Everything I've Learned About Love (So Far)
Rachel Lindsay

Rachel Lindsay Gets Real About Her Love Story

“We don’t allow other people’s opinions to define what we have.”

Elite Daily/Mallory Holcomb

It’s hard to imagine a Bachelor universe — or any pop culture universe — without Rachel Lindsay. Not only was she a no-nonsense Bachelorette who famously told one contestant “I’m really going to need you to get the f*ck out,” but the 37-year-old also has one of the franchise’s few (and most beloved) success stories. In 2019, Lindsay married Bryan Abasolo, the winner of her season — but their relationship is only one part of her legacy.

Lindsay’s reality TV career led to her becoming a correspondent for ExtraTV, a podcast co-host on Higher Learning, and a two-time author. With all of these accomplishments, it’s safe to say she’s become a notable figure in the zeitgeist. But what if she just... wasn’t? What if she never took that risk of going on The Bachelor, never became the next lead, and never met her husband?

Lindsay’s not so sure — that’s why she wrote Real Love, a romance novel about the what-ifs. In it, the protagonist Maya says no to going on Real Love, a reality dating show, nominating her friend for the position instead. However, as she watches her friend take a risk and fall in love, Maya begins to question her choice and the life plan she’s committed herself to. “I always think about that girl who almost said no to an opportunity that changed her entire life. So I wanted to revisit that,” Lindsay tells Elite Daily. “What if I had stayed in that relationship that wasn’t going anywhere? What if I had stayed in the career that wasn’t fulfilling me? What if I continued to live a life in a box and did what pleased everyone rather than what I really wanted to do?”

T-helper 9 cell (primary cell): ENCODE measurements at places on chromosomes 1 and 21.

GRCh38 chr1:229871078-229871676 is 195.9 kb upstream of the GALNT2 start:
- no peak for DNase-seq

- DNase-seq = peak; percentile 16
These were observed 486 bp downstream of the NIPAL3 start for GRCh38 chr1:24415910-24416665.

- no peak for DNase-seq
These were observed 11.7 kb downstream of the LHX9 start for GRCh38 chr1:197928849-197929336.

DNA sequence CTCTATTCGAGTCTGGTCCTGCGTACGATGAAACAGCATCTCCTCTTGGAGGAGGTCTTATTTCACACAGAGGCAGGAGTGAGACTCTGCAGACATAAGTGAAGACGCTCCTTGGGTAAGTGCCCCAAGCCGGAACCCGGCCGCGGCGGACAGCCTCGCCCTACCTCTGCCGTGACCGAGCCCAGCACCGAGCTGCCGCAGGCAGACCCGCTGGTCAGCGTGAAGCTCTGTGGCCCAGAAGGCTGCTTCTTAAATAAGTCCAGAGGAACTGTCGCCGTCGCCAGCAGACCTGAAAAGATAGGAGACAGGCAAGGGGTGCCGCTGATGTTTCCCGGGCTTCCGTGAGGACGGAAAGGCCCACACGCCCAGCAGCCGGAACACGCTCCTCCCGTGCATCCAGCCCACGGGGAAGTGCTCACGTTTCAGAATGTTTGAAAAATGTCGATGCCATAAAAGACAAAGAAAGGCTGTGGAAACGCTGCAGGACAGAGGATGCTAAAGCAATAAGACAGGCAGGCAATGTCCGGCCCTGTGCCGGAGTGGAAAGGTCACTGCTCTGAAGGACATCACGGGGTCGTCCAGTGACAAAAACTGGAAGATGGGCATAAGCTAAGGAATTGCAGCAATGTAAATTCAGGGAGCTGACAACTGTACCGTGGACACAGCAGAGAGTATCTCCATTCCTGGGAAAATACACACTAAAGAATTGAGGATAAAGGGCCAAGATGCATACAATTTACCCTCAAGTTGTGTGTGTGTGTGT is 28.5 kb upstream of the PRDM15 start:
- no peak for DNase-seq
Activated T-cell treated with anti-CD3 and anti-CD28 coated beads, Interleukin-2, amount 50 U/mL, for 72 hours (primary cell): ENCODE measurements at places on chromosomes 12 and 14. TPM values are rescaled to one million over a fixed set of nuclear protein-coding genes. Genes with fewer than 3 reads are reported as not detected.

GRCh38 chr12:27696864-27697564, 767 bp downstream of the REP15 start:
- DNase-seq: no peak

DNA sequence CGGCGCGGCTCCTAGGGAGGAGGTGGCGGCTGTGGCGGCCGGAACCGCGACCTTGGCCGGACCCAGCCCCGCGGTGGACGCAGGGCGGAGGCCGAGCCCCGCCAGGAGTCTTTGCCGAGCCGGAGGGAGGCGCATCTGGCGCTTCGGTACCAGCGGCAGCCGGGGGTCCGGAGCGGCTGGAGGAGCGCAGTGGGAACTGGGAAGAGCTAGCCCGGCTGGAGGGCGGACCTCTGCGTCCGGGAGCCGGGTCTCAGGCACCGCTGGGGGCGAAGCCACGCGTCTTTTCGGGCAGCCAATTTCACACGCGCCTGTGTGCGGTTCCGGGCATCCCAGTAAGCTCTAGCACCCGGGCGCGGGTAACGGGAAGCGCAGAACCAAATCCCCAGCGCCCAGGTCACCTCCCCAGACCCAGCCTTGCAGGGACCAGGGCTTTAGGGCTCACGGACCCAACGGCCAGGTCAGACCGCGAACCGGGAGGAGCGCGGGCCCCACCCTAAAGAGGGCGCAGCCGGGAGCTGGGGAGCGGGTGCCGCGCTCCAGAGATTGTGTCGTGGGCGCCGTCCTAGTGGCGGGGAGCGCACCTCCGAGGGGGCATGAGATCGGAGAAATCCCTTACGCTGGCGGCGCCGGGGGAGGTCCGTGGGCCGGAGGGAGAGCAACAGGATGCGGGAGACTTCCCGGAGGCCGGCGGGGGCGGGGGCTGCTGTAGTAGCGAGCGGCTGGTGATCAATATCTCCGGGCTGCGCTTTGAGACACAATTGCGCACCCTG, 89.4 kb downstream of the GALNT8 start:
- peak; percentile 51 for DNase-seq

Here, Lindsay opens up about her novel, her relationship with Bryan, and how she blocks out the online rumor mill.

Emma McIntyre/Getty Images Entertainment/Getty Images

Elite Daily: Congratulations on Real Love. As an author of a romance and women’s fiction novel, do you consider yourself a hopeless romantic?

Rachel Lindsay: Pre-Bachelor, no. After going on The Bachelor, yes. After being the Bachelorette, even more so. I think we all are. You just have to be put in the right situation with the right person to bring that out of you.

ED: To this day, there’s still public interest in (and rumors about) your relationship with Bryan. How does that investment make you feel?

RL: I feel nothing, to be honest. That’s me protecting myself in all of this. I was pretty private before coming on the show, and that’s been a challenge since. What I loved about being in the Bachelor world is that people only knew me and Bryan in that Bachelor bubble. They didn’t know my personal life: where we live, how we live, what we drive, and who we hang out with. I love keeping that safe.